Although it’s pretty self-explanatory, I thought that some simple instructions how to use the Unity Automapper might be a good idea anyway.
If you’re reading this, there’s a good chance you’re coming here from the link in NuGet’s description, in which case you can skip straight to the Usage section below. Otherwise, read on…
- Fire up Visual Studio and open your solution.
- Open NuGet on the project you wish to perform the Unity registrations on (typically this will be your startup project)
- Search for Unity Automapper. NuGet isn’t the best at finding packages so you might have to search for it a bit.
- Alternatively you can simply install it via the Package Manager Console with the command.
- That’s it! You’re now ready to start using the AutoMapper!
This is even easier.
- Add a using statement to the top of your source file where you want to perform the registration on.
- Create your Unity Container as normal.
- If you have a list of types at compile-time that you wish to use as the source of registrations, simply call the AutomapTypes() method: –
- Alternatively you could just chuck in all the types in e.g. your executing assembly at run-time: –
- If, on the other hand you’re using a more plug-in style architecture where e.g. you want to source your registrations from assemblies that your registration project doesn’t have a reference to, or you want to map concretes that are internal to another assembly etc., you can just provide the assembly names using the AutomapAssemblies() method: –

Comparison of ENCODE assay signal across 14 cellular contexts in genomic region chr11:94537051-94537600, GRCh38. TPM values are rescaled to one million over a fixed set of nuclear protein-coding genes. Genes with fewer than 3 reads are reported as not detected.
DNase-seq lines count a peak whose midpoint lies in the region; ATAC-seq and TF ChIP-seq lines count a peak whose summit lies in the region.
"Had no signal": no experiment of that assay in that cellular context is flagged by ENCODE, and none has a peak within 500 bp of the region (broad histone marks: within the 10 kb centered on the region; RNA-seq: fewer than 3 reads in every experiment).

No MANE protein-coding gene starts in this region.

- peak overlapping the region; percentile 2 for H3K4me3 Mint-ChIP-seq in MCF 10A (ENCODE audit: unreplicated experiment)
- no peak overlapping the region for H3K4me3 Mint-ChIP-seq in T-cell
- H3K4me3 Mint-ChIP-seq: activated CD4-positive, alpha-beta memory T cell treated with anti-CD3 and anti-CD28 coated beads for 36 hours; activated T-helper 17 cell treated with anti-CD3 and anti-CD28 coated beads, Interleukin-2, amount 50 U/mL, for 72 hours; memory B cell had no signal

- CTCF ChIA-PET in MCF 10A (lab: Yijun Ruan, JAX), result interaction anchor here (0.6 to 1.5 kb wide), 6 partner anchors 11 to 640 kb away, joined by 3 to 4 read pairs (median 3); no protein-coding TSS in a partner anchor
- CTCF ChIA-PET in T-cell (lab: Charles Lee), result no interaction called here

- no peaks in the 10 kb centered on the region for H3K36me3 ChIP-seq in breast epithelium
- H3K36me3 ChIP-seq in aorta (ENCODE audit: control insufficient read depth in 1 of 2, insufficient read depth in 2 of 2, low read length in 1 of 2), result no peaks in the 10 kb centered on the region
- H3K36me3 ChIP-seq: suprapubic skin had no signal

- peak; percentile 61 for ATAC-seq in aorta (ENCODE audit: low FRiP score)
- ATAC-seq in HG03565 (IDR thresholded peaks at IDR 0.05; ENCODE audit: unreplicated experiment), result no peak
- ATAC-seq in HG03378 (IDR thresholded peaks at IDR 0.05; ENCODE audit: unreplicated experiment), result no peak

- So in this example, perhaps we have an interface in our Services assembly e.g. IDataAccess, which is implemented by a class in DataAccess. You can now make the concrete implementation completely private; it’ll simply be found by the mapper and wired up.
That’s it! Either of those calls will perform any mappings that it can find into Unity; you’re now ready to go.
Here are a few other features that the mapper offers…
- If you want to make your data access layer a singleton in Unity, simply mark the interface (not the implementation!) with the [Singleton] attribute (this necessitates referencing the Automapper from that assembly as well).
- If you want to specifically ignore a type from the Automapper – perhaps you have a fake class you sometimes turn on or use in testing etc. rather than when really running – just mark it with the [DoNotMap] attribute.
That’s pretty much it. Two method calls and two (optional) attributes – not a massive API but hopefully one that saves you some time when using Unity.